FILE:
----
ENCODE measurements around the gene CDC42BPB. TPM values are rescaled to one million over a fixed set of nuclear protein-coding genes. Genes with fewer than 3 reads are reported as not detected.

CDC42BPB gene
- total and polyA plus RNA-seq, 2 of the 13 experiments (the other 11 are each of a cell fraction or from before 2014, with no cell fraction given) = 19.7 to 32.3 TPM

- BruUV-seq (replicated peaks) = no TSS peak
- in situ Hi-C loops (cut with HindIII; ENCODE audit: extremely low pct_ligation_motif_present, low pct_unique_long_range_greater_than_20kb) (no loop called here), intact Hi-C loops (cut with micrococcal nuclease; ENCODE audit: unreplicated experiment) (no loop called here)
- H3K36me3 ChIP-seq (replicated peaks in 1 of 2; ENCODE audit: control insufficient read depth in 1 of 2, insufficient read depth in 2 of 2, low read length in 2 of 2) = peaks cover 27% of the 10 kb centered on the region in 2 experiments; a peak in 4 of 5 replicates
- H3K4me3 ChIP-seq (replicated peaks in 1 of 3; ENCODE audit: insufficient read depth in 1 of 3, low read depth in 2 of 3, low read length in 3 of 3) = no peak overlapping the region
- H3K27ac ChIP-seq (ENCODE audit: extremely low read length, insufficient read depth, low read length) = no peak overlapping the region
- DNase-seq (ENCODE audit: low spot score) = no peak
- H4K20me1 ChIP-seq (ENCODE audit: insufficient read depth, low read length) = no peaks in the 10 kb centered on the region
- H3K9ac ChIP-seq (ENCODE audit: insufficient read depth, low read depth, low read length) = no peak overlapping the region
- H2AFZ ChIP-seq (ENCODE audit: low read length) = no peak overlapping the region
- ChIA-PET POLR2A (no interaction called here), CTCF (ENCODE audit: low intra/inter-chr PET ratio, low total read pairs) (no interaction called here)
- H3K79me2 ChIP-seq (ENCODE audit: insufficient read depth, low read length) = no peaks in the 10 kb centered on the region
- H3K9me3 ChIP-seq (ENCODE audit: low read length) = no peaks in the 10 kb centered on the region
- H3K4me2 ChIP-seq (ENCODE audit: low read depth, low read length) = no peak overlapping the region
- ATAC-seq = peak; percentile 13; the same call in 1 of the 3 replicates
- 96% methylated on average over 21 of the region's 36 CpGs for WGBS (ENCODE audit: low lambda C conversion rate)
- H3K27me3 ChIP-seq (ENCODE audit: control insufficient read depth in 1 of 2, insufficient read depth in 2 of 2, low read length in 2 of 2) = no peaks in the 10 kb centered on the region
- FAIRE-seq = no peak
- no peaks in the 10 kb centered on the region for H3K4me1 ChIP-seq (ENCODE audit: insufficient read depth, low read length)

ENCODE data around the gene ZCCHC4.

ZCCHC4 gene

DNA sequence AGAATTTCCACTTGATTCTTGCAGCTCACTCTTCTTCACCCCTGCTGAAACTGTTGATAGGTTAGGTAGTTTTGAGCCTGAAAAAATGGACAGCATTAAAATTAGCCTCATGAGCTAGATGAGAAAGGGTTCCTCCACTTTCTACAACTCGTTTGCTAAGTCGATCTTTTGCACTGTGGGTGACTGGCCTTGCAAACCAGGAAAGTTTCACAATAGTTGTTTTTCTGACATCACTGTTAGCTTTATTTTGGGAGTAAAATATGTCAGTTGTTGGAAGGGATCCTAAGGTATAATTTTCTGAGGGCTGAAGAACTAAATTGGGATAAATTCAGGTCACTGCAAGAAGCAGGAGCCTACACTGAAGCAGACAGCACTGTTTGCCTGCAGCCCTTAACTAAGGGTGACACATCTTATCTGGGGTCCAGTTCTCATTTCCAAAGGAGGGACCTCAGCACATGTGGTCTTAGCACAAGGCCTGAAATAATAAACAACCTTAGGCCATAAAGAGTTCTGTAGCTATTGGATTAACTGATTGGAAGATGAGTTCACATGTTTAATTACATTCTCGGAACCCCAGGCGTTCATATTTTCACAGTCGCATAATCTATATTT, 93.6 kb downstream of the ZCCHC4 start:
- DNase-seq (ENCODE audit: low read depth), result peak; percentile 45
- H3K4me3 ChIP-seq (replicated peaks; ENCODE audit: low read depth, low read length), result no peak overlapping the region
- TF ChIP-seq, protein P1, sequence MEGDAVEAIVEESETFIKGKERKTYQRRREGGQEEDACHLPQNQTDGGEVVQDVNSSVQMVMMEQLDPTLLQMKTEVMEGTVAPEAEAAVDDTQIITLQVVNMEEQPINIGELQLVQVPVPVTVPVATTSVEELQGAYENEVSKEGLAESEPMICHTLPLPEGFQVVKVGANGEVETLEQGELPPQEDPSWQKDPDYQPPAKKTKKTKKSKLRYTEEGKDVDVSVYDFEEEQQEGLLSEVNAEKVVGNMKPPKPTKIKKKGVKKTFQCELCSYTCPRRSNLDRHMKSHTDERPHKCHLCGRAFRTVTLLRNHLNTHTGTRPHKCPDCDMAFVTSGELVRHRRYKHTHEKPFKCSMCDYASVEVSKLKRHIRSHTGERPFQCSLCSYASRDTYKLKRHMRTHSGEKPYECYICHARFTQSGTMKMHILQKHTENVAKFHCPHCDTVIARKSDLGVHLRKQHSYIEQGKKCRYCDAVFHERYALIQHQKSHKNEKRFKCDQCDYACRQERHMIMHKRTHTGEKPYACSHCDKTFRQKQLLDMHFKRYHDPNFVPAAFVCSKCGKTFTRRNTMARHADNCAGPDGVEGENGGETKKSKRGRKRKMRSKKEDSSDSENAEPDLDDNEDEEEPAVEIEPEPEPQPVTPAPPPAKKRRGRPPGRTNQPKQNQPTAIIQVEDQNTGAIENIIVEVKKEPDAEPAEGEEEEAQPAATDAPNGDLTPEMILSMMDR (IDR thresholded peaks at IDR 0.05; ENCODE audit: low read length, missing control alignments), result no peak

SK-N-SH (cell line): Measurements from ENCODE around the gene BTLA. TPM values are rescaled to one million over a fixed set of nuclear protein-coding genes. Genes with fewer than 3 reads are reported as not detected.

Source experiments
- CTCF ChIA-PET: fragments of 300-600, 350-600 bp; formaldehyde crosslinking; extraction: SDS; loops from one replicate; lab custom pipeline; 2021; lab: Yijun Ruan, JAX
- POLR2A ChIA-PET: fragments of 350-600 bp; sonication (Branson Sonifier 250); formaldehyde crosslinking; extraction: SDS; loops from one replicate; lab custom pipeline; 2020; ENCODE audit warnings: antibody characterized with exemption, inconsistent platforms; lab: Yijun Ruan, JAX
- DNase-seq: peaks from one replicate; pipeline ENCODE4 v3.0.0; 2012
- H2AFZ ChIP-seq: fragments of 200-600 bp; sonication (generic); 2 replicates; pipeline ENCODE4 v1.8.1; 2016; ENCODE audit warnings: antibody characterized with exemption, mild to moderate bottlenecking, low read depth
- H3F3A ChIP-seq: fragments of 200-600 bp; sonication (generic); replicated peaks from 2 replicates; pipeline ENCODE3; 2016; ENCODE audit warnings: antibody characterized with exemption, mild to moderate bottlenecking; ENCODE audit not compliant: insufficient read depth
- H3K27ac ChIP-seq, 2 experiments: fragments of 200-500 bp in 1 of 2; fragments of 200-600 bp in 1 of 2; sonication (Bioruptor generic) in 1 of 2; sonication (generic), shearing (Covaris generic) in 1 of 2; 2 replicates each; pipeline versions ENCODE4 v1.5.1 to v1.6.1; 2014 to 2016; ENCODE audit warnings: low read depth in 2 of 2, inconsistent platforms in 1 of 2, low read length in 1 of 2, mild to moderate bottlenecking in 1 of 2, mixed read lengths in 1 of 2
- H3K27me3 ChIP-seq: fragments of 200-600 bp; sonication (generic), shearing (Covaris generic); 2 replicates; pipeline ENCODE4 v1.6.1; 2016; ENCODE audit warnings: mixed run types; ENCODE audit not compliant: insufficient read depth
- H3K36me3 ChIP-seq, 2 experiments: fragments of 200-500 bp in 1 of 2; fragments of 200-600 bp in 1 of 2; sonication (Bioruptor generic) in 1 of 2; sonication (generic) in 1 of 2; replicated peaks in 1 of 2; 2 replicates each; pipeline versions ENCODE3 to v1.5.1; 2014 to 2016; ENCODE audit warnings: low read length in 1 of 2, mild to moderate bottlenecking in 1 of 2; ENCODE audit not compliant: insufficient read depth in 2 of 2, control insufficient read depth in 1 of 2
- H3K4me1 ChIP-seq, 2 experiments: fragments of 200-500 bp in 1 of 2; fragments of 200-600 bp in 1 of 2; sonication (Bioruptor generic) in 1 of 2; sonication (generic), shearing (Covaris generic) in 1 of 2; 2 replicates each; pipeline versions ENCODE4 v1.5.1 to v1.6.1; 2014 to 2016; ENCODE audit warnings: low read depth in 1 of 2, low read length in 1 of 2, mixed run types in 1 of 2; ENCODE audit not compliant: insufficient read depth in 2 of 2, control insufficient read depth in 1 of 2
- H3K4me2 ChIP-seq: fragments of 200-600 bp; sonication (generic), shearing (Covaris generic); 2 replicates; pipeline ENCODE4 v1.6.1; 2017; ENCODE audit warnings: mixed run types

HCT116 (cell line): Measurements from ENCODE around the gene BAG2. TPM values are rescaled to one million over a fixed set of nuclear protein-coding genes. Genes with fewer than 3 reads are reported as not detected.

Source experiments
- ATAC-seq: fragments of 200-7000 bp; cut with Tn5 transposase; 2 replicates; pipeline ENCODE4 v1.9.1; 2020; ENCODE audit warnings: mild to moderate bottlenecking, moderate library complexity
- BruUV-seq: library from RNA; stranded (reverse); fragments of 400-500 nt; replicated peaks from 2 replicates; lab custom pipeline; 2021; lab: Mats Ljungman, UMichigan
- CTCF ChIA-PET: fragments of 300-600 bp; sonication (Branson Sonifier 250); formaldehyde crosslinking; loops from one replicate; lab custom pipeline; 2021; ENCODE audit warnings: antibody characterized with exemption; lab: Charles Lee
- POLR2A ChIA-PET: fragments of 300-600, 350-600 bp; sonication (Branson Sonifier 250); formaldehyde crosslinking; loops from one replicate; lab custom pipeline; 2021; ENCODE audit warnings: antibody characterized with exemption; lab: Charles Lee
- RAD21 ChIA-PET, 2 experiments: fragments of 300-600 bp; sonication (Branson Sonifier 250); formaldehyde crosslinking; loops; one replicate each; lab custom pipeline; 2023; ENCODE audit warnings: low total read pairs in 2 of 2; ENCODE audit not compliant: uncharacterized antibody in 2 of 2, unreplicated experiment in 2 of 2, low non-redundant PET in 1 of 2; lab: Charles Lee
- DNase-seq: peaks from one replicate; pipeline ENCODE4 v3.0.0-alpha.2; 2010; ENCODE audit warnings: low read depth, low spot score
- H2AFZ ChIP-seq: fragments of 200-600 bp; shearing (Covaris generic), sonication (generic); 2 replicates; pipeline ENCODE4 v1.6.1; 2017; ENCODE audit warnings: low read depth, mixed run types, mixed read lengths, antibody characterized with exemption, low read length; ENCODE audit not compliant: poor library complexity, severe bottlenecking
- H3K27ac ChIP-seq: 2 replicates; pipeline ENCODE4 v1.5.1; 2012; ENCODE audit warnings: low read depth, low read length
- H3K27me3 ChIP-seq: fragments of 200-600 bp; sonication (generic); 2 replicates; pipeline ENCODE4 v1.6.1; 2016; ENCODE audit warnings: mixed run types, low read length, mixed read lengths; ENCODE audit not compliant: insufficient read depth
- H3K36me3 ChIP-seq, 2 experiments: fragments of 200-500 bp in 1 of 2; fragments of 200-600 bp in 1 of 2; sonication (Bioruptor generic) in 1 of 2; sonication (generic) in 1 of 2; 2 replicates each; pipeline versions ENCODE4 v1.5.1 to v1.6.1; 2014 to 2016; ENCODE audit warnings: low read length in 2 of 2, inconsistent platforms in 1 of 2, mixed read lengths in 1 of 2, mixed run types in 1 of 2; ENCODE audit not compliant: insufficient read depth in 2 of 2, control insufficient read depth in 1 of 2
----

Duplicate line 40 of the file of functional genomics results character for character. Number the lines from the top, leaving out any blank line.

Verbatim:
HCT116 (cell line): Measurements from ENCODE around the gene BAG2. TPM values are rescaled to one million over a fixed set of nuclear protein-coding genes. Genes with fewer than 3 reads are reported as not detected.